Sunday, August 8, 2010

LotR -- The Two Towers -- 2003

Lord of the Rings
The Two Towers

Rated: PG-13 for violence and frightening images
My Rating: 5 Stars

Elijah Wood
Sean Astin
Billy Boyd
Dominic Monaghan
Miranda Otto
Orlando Bloom
Ian McKellen
Viggo Mortensen
Andy Serkis
Karl Urban
John Rhys-Davies
Liv Tyler
David Wenham
Cate Blanchett
Christopher Lee
Brad Dourif
Bernard Hill
Craig Parker

“An alliance once existed between Elves and Men. Long ago we fought and died together. We come to honor that allegiance.”

The Fellowship of The Ring has been broken. Gandalf has entered Shadow. Boromir met his death defending Merry and Pippin from Orcs. Merry and Pippin were captured by the Orcs Boromir hadn't killed and were borne away towards the tower of Isengard and traitor Saruman. Frodo and Sam make their way to Mordor, alone in a lonely, desolate land. Or maybe not so alone...

Knowing they can do nothing more in Frodo's quest, Aragorn, Legolas and Gimli decided they were not going to leave Merry and Pippin to their fate of torture and death. So they go chase some Orc, to quote Aragorn. Three days and nights of neither food nor rest later leave them wondering if they will overtake the enemy in time.

Meanwhile evil is brewing in the city of Rohan, one of the last cities of men in Middle Earth who haven't succumbed to the evil power. Saruman has possessed it's king, Theodred and has killed or driven out most who are honorable. In their wake is left Eowyn, niece of the King, to the wiles of Saruman's ambassador, Wormtongue. Her courage wavers as her brother, cousin, uncle and all those dearest to her are taken and she alone is left with evil all around her.

Uruk-hai are more powerful than typical Orcs because they can travel in daylight. Their armor and weapons are strong and numerous. They can run at great speeds and distances without food and water. The traitor Saruman has a host of 10,000. His armies combined with those of Sauron makes a formidable force that appears invincible. Here too, we first see the dread Nazgul and shudder at their approach.

All those of Middle Earth are forced to decide with who their allegiance stands, and those who believe in Truth begin to wonder if it is a fool's hope. But Truth should never be taken lightly and Saruman has forgotten how many allies It has.

Again, the entire movie is phenomenal but here are a few of the highlights:
1: Eowyn, daughter of Kings.  I love how courageous she is. I love how she did what she had to do. She wasn't always submissive but she wasn't always rebellious. The fact that she was beautiful didn't hurt either. :-) Miranda Otto was wonderful playing this character... in fact, the movies wouldn't have been as good if she hadn't gotten the part.
2: Peter Jackson knows exactly how to leave the viewer hanging and wishing for more. The story could have gotten long and dull but the way he broke the story up into fragments kept it interesting.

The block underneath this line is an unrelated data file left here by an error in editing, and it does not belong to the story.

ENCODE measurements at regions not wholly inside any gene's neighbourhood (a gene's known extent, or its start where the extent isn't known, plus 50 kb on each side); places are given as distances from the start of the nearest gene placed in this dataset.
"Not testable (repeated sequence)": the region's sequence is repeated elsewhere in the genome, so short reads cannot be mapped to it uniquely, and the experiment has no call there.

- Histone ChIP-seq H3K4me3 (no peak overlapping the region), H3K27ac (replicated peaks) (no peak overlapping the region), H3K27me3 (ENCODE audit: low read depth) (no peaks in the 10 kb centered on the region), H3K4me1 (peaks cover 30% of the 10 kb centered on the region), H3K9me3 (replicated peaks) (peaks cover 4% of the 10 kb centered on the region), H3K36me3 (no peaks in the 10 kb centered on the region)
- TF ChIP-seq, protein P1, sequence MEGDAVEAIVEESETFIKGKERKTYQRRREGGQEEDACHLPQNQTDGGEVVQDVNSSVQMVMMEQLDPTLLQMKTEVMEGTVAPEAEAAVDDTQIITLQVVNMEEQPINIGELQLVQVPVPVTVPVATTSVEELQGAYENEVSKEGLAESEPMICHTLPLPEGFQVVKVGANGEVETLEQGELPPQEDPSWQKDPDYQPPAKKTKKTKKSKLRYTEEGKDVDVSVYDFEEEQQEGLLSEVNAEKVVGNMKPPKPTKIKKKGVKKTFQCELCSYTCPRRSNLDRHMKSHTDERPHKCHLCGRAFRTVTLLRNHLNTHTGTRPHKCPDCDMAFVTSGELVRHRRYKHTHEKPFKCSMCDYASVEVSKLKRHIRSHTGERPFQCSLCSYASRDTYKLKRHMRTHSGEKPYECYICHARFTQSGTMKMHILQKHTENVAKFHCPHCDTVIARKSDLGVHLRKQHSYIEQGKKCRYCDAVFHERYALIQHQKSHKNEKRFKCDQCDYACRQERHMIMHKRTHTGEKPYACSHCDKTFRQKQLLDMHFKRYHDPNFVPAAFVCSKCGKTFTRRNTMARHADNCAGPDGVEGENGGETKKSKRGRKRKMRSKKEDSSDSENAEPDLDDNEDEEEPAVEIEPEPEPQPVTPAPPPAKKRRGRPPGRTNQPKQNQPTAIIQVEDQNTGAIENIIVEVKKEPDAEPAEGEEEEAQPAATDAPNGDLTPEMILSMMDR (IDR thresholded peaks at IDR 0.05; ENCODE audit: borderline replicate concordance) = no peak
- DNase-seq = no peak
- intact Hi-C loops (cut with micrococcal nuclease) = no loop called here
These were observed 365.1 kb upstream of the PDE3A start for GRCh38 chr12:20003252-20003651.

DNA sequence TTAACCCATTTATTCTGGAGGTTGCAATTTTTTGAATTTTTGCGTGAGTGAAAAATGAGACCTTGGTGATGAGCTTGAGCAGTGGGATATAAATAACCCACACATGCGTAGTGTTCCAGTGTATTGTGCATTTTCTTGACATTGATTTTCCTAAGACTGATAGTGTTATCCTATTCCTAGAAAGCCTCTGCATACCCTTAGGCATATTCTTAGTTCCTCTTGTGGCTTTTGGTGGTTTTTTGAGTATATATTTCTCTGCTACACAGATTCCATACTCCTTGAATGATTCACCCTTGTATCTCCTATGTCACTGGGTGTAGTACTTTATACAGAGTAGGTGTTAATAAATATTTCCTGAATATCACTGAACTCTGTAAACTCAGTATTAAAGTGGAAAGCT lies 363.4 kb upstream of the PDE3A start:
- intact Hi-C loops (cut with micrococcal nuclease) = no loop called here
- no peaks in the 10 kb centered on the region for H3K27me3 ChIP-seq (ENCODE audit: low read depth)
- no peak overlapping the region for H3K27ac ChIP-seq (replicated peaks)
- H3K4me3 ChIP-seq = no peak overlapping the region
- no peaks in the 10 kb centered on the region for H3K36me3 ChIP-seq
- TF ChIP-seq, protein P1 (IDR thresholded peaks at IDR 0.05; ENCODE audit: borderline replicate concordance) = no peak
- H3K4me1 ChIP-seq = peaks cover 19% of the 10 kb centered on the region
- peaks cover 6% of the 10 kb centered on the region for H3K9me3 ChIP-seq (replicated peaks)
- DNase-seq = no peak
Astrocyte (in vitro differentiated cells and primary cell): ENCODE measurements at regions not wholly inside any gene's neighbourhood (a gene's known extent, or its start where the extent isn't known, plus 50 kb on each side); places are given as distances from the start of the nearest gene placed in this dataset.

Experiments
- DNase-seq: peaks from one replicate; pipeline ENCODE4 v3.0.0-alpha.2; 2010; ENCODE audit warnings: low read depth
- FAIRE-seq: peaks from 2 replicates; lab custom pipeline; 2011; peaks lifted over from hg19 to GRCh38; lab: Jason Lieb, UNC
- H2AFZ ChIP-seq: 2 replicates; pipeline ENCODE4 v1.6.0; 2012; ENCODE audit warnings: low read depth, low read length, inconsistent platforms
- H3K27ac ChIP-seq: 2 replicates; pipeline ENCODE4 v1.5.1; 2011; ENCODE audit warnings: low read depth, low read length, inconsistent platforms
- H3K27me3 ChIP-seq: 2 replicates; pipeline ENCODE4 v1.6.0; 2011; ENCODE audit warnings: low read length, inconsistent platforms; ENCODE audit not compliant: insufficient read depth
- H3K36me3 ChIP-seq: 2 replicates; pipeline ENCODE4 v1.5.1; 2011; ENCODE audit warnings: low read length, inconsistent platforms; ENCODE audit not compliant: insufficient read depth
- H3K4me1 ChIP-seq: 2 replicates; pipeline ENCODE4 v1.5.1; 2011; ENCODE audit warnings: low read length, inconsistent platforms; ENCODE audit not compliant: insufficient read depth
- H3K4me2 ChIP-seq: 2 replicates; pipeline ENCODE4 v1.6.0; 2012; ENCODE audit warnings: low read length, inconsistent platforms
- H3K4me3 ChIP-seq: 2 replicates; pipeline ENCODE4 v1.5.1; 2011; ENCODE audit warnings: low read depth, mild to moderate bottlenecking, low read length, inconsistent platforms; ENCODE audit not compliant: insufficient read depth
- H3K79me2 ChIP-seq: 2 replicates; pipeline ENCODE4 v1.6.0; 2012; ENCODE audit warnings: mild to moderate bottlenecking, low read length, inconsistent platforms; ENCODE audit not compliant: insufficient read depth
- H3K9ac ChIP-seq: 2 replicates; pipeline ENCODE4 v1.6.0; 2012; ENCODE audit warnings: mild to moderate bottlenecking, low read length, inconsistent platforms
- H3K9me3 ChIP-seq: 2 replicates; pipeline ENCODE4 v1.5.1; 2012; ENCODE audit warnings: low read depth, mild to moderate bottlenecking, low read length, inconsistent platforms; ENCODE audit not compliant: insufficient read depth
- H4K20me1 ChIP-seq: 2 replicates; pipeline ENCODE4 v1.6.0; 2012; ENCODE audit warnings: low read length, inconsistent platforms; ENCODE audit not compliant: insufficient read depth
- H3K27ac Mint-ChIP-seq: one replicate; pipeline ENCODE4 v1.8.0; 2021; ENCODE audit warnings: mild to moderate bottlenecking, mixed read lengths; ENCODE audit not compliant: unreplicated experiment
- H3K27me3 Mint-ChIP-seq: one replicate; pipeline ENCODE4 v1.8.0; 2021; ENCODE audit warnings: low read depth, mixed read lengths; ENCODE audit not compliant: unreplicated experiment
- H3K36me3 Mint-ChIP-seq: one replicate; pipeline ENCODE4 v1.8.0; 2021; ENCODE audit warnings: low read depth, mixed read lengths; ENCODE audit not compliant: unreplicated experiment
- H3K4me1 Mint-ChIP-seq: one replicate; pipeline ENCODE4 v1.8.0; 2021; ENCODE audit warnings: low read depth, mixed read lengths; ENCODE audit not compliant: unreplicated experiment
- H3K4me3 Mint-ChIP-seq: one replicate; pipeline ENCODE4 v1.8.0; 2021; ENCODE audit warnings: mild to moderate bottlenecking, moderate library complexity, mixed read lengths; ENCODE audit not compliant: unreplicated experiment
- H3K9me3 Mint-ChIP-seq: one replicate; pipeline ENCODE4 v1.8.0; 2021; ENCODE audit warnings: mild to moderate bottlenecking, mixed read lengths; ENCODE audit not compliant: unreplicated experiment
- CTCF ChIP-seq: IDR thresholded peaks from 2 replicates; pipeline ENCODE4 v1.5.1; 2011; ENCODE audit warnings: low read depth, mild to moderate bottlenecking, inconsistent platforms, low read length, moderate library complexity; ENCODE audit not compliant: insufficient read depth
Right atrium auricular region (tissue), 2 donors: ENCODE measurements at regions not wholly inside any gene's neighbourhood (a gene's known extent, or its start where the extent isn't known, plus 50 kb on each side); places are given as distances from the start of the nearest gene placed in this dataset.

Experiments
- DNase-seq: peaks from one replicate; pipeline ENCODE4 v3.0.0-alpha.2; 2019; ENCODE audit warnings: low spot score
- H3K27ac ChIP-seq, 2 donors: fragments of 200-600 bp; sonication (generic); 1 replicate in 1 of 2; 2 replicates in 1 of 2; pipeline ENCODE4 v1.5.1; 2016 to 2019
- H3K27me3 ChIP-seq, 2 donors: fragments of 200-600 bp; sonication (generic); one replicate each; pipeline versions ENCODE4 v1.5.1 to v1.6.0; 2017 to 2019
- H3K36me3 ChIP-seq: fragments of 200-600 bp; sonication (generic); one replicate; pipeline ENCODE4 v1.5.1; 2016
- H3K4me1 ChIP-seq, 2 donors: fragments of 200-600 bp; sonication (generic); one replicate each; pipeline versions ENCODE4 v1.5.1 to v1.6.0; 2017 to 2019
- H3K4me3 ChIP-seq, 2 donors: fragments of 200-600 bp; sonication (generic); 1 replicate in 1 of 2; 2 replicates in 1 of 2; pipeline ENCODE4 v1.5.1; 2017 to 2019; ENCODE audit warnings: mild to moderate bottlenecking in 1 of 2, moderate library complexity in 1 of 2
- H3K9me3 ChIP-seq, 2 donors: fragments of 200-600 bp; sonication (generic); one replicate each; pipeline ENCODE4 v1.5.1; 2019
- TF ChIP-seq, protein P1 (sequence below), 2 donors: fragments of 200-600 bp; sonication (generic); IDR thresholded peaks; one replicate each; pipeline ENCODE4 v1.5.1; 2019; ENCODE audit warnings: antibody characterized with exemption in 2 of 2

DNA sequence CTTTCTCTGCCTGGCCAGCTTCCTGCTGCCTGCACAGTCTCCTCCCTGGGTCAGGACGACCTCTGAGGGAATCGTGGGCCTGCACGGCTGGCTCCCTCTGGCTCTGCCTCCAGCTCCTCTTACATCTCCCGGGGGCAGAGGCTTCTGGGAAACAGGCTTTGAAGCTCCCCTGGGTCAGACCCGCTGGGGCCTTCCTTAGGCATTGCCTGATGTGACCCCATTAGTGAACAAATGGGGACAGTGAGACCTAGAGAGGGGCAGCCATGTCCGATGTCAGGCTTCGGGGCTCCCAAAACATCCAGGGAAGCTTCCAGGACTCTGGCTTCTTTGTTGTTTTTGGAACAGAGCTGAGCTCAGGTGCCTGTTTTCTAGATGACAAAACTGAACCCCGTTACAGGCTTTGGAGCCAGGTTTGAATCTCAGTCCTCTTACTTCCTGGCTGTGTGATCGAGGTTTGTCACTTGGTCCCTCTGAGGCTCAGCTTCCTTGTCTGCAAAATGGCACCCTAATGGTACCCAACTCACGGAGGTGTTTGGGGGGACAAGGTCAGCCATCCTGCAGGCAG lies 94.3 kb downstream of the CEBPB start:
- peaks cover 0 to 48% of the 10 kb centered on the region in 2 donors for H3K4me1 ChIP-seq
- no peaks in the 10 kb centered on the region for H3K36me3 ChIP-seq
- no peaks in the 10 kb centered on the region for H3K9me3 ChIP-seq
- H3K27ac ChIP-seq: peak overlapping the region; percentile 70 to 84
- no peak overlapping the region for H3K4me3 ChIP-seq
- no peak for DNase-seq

3: Scenery shots on this movie were lovely. In fact, they are so majestic and beautiful that there really are no words for it.
4: I really enjoyed the battle of Helm's Deep. In fact, it is my favorite part of the movie. :-)
5: Elves. I still get goosebumps when Haldir and his army come to aid Rohan. I have watched it again and again and I'm still not tired of it. I must admit to feeling a great sadness when Haldir is killed. He doesn't appear often in the movies but when he does, he inspires honor and righteousness and devotion.
6: I really appreciate how they kept the romance theme throughout the movies. This is one area in which they changed the books that I felt was good. In the books, you almost forget that Arwen exists. By including more of Arwen, the story feels more connected.
7: When the Ents overthrow Isengard and Saruman is left without power. It's so satisfying. Lol. :-)
8: Andy Serkis as Gollum/Smeagol was an excellent casting. He is truly a disgusting and pitiful creature. You find yourself very wrapped up in his story and fate.
9: There is more light in this film, I think. In the books, there was a lot of singing and dancing... I appreciate how they included a little more of it in The Two Towers. I do wish they had done more because some of the songs in the books are really lovely. Tolkien was a wonderful poet.
10: There are several themes that run through the movies/books. One of them is the friendship/enmity between Legolas and Gimli. It makes for a wonderful story and lots of humor.
11: The humor, once again, is excellent.
12: The score... the music for Rohan and the battle of Helm's Deep are my favorites.

“I'm wasted on cross-country. We dwarves are natural sprinters. Very dangerous over short distances.”

Things to Know:
1: Palantirs are shown again.
2: There is magic.
3: There is a reason it's rated PG-13 (or 14A Canadian)... there are parts that are really scary for kids. Parents be cautioned.
4: Again, those who don't care for the darkness, be warned.

What I Didn't Like:
1: I didn't understand the scene where Gollum attacks Sam and Frodo until I read the books. They had spotted him and were only pretending to be asleep. Also, the rope they put around the creature's neck was elvish, therefore, it burned his skin. Thus, the complaints. :-)

If you want to further your education in literature, I would suggest Lord of the Rings. Watching/reading LotR has raised my standards... I tend to compare everything I read or watch to LotR. In my opinion, there are few stories out there that can compare, the Bible being one of those few.

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